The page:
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We believe everyone should be able to make financial decisions with confidence. This may influence which products we review and write about (and where those products appear on the site), but it in no way affects our recommendations or advice, which are grounded in thousands of hours of research.To do this, many or all of the products featured here are from our partners. The best approach for you may be a combination of two or even three of the approaches.His interest in sports has waned some, but his interest in never reaching for his wallet is as passionate as ever. And while our site doesn’t feature every company or financial product available on the market, we’re proud that the guidance we offer, the information we provide and the tools we create are objective, independent, straightforward — and free. Our partners cannot pay us to guarantee favorable reviews of their products or services. " At Nerd Wallet, we strive to help you make financial decisions with confidence. To see how much you’d pay monthly using each option — refinancing, federal consolidation and income-driven repayment — enter a few details about your loans in the calculator below. Keep in mind that refinancing with a private lender can help lower your payments for both your federal and private student loans, while the other options will only affect your federal loans.With multiple term options, you can choose to save more or save less in interest based on the monthly payment you can afford.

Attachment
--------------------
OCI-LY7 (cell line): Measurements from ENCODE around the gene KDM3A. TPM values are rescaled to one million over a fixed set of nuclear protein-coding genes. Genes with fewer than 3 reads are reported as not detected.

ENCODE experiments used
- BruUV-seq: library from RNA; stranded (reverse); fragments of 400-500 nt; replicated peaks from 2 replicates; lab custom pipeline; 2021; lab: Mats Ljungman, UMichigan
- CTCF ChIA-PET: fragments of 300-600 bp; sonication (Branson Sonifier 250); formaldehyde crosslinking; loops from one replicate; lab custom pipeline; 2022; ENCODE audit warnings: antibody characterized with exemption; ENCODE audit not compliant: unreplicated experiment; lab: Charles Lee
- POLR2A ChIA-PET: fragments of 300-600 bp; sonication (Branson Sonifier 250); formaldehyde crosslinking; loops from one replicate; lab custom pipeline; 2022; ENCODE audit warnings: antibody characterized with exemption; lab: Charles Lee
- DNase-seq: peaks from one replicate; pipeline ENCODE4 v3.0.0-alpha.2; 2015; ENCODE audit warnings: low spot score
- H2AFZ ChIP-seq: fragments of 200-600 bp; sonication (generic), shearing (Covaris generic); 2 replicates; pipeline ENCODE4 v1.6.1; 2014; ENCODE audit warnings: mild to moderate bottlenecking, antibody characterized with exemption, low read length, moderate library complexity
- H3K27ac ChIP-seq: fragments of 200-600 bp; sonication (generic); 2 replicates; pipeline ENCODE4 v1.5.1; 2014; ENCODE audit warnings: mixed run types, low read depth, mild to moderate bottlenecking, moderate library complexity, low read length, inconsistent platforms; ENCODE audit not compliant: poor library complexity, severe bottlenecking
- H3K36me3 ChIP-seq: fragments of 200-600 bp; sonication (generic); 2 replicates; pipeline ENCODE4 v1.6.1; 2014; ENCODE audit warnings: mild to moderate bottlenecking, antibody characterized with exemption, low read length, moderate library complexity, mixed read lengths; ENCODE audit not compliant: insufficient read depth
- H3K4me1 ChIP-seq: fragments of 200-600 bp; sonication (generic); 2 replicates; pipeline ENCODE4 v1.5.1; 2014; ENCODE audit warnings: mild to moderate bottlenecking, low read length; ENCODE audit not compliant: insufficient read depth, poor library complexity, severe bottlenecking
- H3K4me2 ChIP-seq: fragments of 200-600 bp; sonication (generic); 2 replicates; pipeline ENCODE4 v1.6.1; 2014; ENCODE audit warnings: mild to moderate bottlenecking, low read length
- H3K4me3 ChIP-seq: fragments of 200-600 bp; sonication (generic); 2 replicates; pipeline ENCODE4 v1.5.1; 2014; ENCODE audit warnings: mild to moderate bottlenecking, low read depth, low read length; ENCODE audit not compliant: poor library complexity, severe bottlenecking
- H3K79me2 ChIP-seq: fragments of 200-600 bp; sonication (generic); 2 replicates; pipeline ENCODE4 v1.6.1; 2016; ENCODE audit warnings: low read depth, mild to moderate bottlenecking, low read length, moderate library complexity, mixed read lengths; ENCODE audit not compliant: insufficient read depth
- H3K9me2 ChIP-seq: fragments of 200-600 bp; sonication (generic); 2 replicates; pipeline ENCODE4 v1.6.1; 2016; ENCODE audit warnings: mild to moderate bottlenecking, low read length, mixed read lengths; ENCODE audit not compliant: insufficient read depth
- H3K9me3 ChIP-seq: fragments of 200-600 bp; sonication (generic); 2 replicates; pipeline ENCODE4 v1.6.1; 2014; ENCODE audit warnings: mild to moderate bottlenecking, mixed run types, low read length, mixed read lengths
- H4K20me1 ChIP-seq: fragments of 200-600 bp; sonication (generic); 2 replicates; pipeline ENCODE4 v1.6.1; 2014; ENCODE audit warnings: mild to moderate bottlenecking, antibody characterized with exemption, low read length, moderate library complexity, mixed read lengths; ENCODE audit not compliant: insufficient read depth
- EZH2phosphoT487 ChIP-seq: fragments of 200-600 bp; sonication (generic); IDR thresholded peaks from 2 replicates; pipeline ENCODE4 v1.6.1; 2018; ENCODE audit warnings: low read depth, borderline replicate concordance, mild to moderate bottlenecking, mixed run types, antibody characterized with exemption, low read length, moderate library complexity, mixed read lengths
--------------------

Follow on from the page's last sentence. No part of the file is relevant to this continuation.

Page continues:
Each term is broken down in the category it appears under. Total remaining interest to be paid: Amount of interest paid over the life of the loan.

He started writing/bragging about it seven years ago, helping birth into existence as the site’s original “Frugal Man.” Prior to that, he spent more than 30 years covering college and professional sports, which are the fantasy worlds of finance.

His work has been published by the Associated Press, New York Times, Washington Post, Chicago Tribune, Sports Illustrated and Sporting News, among others.

So, instead of making 120 payments for your 10-year loan, you would pay it off in 66 months, or just about half the time.

Bill “No Pay” Fay has lived a meager financial existence his entire life.

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